All you need to do to benefit from Quchi is to apply firm pressure with your thumb on the pressure point for 10 to 30 seconds until you feel relief. Do this 5 to 6 times.
For Autonomic Dysfunction
Autonomic dysfunction concerns the Autonomic Nervous System (ANS). ANS is in charge of the involuntary and unconscious functions of the body such as body temperature, sensation, and breathing rate. Autonomic dysfunction, therefore, is damage to the ANS nerves, and the symptoms include dizziness when you’re standing, digestive issues, and abnormal sweating.
Although a serious medical problem, autonomic dysfunction can be easily sorted out by massaging acupoint LI-10.
Acupoint: LI-10 (Other Names: Large Intestine-10/Shou San Li/Arm Three Miles)
LI-10 is one of the effective pressure points in the forearm for autonomic dysfunction. It is called Shousanli and is located close to LI-11. To find LI-10, bend your hand ninety degrees, then place three fingers on the lower arm from the end of the crease of the elbow. The point where the third finger rests is LI-10.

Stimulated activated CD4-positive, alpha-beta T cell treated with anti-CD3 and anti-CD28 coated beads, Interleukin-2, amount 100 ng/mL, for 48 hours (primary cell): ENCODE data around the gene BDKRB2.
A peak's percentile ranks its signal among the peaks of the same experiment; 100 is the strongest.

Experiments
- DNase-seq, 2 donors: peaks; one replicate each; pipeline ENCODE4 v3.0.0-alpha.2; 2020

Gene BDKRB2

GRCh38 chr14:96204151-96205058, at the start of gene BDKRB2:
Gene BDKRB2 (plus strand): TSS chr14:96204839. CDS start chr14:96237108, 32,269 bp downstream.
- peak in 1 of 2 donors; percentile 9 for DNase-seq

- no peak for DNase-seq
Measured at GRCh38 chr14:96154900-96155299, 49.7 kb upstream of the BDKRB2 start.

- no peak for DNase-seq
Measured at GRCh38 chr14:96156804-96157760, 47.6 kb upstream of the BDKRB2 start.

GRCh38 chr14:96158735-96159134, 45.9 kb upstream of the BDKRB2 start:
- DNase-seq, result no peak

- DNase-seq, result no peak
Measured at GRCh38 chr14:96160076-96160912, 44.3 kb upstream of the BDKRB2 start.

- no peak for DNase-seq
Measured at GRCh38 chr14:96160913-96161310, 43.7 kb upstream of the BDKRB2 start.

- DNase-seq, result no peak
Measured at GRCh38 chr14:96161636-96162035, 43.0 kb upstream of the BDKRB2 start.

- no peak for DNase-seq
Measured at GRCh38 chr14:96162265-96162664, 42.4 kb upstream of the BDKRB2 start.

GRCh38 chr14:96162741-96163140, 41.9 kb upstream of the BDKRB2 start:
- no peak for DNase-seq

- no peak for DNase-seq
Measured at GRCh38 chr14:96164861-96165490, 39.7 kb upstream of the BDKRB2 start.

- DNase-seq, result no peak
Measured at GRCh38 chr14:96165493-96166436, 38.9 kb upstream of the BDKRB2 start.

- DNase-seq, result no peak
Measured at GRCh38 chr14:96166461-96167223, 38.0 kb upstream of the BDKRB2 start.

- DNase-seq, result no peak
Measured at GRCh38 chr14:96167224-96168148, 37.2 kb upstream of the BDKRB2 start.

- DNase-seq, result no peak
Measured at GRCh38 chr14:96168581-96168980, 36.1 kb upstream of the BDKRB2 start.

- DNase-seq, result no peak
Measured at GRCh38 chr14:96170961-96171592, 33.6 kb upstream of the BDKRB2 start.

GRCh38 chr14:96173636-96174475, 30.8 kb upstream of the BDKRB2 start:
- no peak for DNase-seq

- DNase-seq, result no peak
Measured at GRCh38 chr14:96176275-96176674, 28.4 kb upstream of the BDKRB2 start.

When you massage this acupoint, a signal is sent to your brain that causes the upper spinal reflex to act on the autonomic nerves, thus exciting the parasympathetic nerves. In short, your body will feel relaxed. In addition to treating pain, numbness, and regular sickness, LI-10 is one of the acupressure points to reduce arm fat.
Massage LI-10 the same way as LI-11 to adjust the autonomic nerves and reduce the symptoms of the dysfunction.
Acupoint: TE-5 (Other Names: Triple Energizer-5/Wai Guan/Outer Pass)
TE-5 or Waiguan, as it is called in Chinese, is another effective forearm pressure point for autonomic dysfunction. You’ll find TE-5 at the back of the forearm, three-finger width from the wrist crease, between the radius and ulna bone.
Stimulating TE-5 adjusts the autonomic nerves and brings relief to headaches and fatigue, which is why It is effective in treating abdominal pain, pain in the fingers, wrist pain, and hand tremor. Research shows that applying warm acupuncture on TE-5 improves shoulder pain and limb motor functions of post-stroke patients. It is an acupressure point for calming the nervous system.
To enjoy the healing power of TE-5, happy firm pressure on the acupoint for 5 seconds, then gently release to repeat the action three times.